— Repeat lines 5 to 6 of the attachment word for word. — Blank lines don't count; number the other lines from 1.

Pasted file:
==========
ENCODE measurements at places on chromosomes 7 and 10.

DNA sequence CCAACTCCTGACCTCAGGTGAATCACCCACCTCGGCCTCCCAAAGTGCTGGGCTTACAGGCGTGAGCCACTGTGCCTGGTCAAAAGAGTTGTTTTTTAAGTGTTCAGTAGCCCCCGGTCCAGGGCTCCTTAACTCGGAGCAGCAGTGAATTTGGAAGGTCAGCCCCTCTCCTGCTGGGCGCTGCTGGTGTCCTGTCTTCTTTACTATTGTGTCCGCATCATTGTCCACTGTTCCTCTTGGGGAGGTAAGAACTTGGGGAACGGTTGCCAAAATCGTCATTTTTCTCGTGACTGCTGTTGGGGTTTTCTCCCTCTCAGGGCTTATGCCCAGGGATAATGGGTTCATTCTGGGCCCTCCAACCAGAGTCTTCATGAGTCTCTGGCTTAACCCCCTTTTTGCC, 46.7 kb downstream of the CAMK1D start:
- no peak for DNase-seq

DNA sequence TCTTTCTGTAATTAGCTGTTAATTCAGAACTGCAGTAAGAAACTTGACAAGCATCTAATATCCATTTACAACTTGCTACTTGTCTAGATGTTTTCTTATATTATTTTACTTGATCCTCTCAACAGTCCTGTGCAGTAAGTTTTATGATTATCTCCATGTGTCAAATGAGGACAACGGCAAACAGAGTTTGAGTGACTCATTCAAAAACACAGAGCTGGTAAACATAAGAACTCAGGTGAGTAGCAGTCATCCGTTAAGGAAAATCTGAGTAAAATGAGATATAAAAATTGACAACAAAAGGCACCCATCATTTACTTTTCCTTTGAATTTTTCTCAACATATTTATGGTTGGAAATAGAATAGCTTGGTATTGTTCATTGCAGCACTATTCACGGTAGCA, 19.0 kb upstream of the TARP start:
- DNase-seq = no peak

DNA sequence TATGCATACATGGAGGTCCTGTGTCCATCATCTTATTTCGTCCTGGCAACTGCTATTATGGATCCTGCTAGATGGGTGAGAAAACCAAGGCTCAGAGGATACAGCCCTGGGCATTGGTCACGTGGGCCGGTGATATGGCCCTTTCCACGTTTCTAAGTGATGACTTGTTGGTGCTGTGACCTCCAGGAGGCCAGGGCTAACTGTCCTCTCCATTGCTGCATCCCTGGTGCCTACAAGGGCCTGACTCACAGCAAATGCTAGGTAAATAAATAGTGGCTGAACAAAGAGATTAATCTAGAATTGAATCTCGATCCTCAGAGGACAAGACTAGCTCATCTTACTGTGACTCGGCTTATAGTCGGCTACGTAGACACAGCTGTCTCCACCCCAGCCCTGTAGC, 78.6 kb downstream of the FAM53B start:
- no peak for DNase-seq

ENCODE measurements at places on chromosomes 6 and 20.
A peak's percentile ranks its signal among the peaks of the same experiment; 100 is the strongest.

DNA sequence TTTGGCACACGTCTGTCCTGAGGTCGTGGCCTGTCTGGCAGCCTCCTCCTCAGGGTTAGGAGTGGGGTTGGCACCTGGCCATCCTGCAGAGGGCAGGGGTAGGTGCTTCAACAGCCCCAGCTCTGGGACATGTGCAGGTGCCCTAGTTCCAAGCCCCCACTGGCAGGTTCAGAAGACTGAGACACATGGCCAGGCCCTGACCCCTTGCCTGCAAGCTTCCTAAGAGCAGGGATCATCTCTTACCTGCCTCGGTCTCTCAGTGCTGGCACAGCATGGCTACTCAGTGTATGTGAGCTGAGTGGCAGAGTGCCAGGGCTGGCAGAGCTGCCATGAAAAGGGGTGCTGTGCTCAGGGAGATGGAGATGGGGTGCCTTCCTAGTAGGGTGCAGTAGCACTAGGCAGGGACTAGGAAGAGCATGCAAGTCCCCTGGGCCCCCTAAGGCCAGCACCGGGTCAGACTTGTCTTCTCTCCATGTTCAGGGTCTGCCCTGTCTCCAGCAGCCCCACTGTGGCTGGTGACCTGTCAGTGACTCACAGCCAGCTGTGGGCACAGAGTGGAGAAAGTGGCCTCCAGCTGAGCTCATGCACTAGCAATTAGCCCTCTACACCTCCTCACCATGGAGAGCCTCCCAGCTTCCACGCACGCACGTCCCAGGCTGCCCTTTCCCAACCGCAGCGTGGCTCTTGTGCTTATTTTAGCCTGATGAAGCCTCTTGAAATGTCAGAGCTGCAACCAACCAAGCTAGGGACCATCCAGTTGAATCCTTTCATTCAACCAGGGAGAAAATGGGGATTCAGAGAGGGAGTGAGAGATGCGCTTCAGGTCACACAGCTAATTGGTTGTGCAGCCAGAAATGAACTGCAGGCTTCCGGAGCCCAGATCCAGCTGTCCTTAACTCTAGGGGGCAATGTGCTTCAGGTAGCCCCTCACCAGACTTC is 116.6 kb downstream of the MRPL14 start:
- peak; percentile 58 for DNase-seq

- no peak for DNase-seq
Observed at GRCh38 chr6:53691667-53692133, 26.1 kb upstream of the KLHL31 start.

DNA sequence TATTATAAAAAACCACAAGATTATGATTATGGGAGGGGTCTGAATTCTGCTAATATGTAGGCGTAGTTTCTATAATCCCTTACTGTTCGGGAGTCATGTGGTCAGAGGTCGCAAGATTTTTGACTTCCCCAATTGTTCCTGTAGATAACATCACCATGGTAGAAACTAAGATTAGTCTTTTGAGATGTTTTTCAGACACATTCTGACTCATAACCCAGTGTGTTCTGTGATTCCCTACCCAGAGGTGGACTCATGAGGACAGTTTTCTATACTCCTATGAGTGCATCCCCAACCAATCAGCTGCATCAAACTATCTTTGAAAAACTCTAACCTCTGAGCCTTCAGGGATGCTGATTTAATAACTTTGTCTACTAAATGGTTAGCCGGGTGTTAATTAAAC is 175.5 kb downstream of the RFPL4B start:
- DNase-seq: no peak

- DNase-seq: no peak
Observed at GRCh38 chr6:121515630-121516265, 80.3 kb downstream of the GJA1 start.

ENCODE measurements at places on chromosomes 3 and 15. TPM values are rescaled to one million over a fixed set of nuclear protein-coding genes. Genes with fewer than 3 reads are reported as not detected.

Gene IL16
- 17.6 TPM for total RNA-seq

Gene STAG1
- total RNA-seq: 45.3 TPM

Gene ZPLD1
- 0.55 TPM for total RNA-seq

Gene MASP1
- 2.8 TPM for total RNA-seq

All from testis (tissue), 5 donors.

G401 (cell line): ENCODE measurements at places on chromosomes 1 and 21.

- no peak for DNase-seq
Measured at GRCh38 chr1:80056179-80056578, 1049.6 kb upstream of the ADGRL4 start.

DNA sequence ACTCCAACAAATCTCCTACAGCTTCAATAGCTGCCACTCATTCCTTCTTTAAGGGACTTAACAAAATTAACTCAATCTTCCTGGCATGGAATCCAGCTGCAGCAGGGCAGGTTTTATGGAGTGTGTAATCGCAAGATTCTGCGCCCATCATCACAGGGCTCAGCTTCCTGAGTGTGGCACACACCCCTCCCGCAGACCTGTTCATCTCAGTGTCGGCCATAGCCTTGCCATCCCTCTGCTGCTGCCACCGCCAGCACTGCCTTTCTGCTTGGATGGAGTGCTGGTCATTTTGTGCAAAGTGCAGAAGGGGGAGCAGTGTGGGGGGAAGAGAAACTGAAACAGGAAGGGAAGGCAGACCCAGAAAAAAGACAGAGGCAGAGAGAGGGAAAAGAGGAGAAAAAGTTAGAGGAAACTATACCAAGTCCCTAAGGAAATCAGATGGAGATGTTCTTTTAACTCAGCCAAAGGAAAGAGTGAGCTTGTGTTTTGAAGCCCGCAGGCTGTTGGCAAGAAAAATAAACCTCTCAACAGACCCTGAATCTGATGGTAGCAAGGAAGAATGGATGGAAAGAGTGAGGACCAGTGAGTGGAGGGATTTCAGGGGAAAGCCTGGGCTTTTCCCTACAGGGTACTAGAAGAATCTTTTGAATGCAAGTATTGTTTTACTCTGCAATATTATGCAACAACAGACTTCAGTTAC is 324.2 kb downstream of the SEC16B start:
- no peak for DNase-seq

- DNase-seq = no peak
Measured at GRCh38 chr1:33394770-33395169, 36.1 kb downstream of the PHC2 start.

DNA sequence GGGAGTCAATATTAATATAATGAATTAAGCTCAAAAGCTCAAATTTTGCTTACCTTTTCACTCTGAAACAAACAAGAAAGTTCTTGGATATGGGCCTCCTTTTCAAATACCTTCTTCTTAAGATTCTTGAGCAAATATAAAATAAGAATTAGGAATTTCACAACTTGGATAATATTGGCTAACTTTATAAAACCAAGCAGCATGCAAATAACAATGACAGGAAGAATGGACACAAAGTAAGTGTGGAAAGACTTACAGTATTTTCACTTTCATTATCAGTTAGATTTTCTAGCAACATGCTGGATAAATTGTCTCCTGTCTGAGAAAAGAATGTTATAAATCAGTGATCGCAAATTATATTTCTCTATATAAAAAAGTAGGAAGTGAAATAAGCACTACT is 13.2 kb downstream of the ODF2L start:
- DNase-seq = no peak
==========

- DNase-seq = no peak

DNA sequence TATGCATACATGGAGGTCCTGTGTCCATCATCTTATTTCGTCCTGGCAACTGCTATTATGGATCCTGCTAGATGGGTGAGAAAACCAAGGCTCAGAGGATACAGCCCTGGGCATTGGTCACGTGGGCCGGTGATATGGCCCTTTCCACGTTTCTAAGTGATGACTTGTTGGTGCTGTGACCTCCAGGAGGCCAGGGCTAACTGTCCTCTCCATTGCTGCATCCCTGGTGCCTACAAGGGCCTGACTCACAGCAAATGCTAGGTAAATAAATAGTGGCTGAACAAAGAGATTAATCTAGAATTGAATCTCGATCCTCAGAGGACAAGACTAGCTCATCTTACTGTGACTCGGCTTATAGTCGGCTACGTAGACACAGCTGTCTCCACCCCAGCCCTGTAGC, 78.6 kb downstream of the FAM53B start: